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Is your wardrobe preventing you from making good decisions at work?

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Is your wardrobe preventing you from making good decisions at work?

· · Comments

I often talk about how a wardrobe of well-designed essentials can help you save time, so that you would have more of it for better things. Saving time on frivolous tasks is great, but when you look at it from a short term perspective, it might not seem all that much. But there is something even more important than the time you save on not needing to think about what you are going to wear today, and that is the energy you save from having one less thing to worry about.

Every time you make a decision, you lose mental resources

Every morning when you spend time thinking about what you’re going to wear or what you’re going to eat, you use up your mental resources, which leads to what is called decision fatigue. So the more time you spend on seemingly insignificant decisions and choices, the less energy you have for more important tasks later on in the day.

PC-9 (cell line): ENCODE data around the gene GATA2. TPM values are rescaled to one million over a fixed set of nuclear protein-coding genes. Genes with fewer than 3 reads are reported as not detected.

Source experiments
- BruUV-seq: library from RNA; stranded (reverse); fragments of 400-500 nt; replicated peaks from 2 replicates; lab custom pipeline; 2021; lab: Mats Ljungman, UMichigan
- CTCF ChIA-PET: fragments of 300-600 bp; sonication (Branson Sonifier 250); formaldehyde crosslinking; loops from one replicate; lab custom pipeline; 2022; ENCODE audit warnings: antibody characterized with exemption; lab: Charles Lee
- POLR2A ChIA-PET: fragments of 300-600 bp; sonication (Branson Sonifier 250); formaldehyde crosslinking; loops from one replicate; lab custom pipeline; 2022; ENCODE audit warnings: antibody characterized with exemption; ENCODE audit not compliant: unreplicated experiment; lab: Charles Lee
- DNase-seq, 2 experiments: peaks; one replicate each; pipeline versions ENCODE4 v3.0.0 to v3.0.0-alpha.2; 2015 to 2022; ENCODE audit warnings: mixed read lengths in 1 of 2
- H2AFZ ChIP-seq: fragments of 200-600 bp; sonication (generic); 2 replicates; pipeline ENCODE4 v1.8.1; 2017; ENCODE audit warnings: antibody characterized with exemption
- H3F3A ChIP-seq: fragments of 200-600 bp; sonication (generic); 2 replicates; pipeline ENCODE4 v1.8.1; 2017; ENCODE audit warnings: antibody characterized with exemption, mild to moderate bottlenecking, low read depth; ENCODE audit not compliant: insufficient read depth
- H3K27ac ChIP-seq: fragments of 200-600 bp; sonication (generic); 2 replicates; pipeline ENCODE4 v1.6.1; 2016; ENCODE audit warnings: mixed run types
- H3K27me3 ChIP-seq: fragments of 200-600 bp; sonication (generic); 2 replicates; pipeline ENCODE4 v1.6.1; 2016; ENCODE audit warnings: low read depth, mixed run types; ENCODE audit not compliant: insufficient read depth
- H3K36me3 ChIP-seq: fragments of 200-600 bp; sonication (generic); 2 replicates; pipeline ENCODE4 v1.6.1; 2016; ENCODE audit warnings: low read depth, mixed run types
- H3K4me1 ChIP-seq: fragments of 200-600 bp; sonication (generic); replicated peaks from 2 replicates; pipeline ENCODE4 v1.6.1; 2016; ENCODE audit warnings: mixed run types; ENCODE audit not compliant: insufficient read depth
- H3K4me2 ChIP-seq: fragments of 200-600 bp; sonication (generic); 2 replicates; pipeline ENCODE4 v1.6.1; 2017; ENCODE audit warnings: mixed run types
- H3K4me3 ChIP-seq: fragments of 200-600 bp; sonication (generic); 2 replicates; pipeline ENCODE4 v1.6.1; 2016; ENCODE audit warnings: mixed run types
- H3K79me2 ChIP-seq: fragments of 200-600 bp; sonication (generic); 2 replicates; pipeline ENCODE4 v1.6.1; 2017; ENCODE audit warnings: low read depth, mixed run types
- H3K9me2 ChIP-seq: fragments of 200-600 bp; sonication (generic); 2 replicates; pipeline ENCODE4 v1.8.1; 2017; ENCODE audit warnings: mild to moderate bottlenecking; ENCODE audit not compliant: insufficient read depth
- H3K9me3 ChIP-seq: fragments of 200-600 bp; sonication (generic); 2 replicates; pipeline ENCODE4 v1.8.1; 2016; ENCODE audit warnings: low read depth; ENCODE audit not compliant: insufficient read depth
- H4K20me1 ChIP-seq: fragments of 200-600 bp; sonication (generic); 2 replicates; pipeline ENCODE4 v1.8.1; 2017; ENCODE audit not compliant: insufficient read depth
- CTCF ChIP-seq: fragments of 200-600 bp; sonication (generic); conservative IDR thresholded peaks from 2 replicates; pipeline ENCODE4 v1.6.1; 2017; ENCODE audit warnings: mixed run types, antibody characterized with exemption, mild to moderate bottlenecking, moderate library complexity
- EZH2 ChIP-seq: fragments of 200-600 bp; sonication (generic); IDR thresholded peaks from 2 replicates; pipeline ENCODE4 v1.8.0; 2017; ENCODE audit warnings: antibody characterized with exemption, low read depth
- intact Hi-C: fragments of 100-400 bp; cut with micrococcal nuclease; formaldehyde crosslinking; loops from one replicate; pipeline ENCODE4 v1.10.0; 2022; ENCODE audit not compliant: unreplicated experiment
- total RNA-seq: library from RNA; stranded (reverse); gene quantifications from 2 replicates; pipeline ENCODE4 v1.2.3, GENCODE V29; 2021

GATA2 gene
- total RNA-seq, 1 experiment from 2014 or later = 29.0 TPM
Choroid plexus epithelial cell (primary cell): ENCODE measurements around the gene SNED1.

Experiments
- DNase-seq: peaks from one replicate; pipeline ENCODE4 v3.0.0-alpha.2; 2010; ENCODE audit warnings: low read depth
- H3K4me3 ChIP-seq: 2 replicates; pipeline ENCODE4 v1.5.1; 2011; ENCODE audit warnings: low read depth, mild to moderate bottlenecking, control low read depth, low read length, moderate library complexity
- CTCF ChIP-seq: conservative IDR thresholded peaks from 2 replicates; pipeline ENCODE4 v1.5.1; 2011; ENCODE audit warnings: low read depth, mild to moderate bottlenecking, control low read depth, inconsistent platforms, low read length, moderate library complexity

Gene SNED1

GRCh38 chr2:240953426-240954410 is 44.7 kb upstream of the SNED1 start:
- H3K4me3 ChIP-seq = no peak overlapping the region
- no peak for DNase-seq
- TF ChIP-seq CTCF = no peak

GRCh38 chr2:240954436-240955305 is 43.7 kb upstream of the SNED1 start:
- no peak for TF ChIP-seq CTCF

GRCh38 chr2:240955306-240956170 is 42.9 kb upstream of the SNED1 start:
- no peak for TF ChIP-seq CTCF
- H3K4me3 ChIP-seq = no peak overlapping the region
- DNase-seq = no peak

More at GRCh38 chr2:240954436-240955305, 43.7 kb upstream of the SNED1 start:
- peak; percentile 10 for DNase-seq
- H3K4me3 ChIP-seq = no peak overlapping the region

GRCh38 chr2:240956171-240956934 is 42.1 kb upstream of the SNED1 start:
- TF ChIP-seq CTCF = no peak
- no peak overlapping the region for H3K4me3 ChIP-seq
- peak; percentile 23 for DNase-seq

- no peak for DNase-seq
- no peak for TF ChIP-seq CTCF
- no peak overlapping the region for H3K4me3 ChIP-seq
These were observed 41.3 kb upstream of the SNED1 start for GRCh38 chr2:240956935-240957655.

How it can affect your work

The more your job involves some kind of creative thinking or problem solving, the more you will be affected by this energy drain.

As an example, a study done by Danziger et al. in 2010 looked at how judges made decisions in court. They found that when a judge suffered from decision fatigue, he was significantly more likely to rely less on facts and make a hasty decision. On the other hand, a judge who had more mental resources to spare, was much more likely to consider all the facts and often came to a better conclusion in similar cases.   

Worrying about less will help you do more

The great news is that you do not need more of anything to make your day more productive. Actually, the opposite is true – you need less. By making actions like dressing up and eating breakfast more or less automatic, you will not only have more time to do better things, but you will actually make better use of it. Less, but better.


Banner image courtesy of Hilary Greenbaum.

Sources used:

  1. Baumeister et al. 1998
  2. Danziger et al. in 2010